“Pokemon X/Y is the exact same game we’ve been playing since 1996,” writes Stephen Hershey on Kill Screen. “And that’s okay,” he adds. With this latest release of what is likely to be yet another addictive game, one cannot help but have this nagging feeling that game developers are, after all, recycling the same concept over and over.
“At its core, I might as well be reviewing a game from 1996,” he writes. “X/Y uses the same structure as its predecessors, down to the same JRPG battle tactics, sound bytes, cave explorations, Team Whatever surmounting, and even monster cries. Charmingly, a Pikachu still emits 8-bit gargles.”
True enough, if you do a cursory review of the games you have on your computer, console, smartphone or tablet, you might find familiar elements across the different game titles you’re playing. Let’s focus on casual games for now. If you’re a fan of the Temple Run series, you would probably find the game play on Subway Surfers familiar. How about Agent Dash? Check. What about Minion Rush (which my kids love, by the way)? Similar gameplay elements are also there. There’s an endless list of the so-called endless running games on App Advice that you probably won’t run out of these runners anytime soon.
Games that share gameplay elements are often subjected to comparisons. Subway Surfers, for instance, is often compared with Temple Run in terms of gameplay, challenges, characters and other features. I would guess that you might be able to do a similar comparison across other titles and series that share the same basic concept. But of course, it’s not always an apples-to-apples comparison, as some games are deemed better than others, even if they are mostly cloning the concept.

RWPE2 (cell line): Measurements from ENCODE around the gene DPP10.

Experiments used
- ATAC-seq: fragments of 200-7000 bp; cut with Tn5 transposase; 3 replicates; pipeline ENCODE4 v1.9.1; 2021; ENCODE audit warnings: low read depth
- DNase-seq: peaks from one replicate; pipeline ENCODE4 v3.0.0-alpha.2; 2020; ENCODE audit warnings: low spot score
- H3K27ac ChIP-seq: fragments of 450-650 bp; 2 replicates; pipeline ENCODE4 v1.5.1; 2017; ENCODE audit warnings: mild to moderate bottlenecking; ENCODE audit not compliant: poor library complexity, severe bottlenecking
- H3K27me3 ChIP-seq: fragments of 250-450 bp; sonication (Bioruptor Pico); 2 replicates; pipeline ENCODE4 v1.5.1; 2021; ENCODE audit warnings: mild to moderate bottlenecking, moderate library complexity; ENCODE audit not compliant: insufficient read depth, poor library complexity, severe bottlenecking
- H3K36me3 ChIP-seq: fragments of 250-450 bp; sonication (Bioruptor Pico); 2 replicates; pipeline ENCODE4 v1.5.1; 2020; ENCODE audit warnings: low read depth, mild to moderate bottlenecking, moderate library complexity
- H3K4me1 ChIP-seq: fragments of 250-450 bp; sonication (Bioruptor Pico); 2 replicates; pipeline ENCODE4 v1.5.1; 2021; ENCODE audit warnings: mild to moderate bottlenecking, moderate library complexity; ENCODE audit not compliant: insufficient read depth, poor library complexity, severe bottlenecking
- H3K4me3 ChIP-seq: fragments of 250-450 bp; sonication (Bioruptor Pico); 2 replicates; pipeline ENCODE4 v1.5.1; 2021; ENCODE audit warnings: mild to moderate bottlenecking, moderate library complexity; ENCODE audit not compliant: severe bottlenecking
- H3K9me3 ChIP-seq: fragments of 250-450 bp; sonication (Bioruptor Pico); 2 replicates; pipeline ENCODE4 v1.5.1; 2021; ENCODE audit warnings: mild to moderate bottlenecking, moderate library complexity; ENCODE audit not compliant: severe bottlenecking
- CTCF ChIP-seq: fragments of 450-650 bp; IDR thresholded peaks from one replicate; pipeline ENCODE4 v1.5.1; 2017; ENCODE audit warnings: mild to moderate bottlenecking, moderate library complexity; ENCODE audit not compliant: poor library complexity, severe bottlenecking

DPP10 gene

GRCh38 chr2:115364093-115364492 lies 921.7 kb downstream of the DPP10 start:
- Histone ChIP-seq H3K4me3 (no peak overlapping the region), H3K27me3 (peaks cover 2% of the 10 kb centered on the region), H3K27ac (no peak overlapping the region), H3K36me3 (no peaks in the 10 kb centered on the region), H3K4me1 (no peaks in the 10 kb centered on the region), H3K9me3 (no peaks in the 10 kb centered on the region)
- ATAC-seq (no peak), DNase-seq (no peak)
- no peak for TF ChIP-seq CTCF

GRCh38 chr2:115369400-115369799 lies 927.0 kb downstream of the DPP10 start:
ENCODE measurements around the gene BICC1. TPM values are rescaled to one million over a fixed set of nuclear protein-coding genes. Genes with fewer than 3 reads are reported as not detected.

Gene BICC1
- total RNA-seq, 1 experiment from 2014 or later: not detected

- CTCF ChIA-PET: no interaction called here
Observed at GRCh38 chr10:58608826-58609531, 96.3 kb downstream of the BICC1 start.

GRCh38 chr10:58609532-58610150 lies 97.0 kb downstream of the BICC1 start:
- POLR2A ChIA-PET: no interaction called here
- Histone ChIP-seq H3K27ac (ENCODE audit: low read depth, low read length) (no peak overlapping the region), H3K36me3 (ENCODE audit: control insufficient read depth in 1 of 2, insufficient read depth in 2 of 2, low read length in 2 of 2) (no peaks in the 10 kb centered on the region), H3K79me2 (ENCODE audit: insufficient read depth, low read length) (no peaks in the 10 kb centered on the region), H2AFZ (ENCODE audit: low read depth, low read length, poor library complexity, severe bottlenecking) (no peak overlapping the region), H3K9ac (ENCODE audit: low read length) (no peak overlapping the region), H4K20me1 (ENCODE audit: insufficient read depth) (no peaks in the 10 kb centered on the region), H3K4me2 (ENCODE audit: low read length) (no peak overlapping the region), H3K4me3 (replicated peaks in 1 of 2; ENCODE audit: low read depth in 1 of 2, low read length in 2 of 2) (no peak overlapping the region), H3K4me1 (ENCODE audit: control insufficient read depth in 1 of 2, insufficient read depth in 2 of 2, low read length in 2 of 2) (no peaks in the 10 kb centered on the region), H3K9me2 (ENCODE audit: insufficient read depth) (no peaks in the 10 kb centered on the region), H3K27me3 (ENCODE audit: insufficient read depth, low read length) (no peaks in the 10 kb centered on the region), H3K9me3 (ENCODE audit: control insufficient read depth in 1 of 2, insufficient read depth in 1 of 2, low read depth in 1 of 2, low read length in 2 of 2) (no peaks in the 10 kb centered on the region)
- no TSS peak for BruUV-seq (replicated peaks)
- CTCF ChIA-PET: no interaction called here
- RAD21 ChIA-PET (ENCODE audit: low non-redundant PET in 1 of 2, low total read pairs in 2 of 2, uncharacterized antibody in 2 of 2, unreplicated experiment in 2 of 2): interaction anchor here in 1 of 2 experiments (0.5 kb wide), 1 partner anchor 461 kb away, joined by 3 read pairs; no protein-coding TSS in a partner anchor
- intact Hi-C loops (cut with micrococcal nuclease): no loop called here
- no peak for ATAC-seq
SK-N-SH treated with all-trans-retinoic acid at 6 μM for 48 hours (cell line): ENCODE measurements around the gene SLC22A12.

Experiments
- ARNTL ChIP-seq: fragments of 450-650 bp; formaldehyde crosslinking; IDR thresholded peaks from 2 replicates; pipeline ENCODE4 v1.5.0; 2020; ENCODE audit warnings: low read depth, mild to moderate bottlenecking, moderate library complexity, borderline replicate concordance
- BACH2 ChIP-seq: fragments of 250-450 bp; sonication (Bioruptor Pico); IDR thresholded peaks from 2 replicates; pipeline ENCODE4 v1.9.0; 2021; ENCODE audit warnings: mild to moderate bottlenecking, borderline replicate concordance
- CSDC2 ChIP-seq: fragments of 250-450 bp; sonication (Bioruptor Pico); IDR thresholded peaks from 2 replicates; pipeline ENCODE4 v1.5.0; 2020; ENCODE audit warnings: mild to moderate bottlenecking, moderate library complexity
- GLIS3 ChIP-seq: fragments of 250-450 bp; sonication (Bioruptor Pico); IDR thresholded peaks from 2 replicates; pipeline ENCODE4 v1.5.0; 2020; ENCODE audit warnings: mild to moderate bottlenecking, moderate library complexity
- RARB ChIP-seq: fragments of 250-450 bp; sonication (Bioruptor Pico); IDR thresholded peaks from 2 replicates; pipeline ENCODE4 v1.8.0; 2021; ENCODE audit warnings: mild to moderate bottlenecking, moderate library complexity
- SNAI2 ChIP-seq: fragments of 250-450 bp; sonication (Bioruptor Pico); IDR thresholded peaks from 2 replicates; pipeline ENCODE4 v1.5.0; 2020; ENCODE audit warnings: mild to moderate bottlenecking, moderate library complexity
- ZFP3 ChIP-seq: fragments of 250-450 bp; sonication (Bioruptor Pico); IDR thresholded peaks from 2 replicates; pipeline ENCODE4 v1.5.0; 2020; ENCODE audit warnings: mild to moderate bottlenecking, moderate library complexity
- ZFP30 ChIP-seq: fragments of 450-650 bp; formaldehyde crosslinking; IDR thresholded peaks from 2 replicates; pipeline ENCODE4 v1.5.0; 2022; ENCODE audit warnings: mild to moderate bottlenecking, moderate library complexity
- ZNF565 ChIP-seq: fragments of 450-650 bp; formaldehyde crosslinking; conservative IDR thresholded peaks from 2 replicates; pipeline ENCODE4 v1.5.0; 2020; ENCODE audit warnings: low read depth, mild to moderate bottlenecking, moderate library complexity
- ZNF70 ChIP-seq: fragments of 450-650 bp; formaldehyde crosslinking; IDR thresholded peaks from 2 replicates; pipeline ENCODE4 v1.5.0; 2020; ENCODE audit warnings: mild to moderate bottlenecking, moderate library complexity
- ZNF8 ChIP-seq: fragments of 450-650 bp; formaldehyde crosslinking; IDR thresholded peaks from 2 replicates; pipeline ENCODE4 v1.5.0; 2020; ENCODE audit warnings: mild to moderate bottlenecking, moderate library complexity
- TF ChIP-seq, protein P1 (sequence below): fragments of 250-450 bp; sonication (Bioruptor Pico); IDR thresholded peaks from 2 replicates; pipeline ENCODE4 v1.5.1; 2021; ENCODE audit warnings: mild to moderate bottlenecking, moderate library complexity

For some gamers, it’s the “aggressive sense of nostalgia” that keeps us hooked on playing, as Stephen writes. Whether you’re a fan of racing games, first-person shooters, RPGs, sandbox, platform or other games, you would still keep coming back to similar kinds of games years later. In my case, I don’t have much time and patience for MMORPGs, but give me a good racing game and I can take you on any day (or at least I’ll try).
Speaking of racing, this brings to mind Angry Birds and its latest iteration, Angry Birds GO!. Interestingly, GO! eschews the usual bird-flinging action of the original Angry Birds and its countless sequels. Rovio has drastically deviated from that formula, but this deviation from the now-tired pull-release-and-fling physics genre might just spell success for the company. Angry Birds GO! could “knock Nintento ‘s Mario Kart of its perch,” writes Stuart Dredge at The Guardian. And there goes the comparison again.
So to answer our question whether we’re playing the same games over and over again, the answer is a big yes. While we do get updates, upgrades and new variants of the games we love, sharing game major play elements and whatnot, it’s what keeps gamers hooked. Whether you’re a hardcore gamer or just killing time at the airport or on the subway with a casual game, it is that sense of familiarity — and nostalgia! — that keeps games interesting, even if game devs give us “8-bit gargles” in an era of 8-core smartphone processors.
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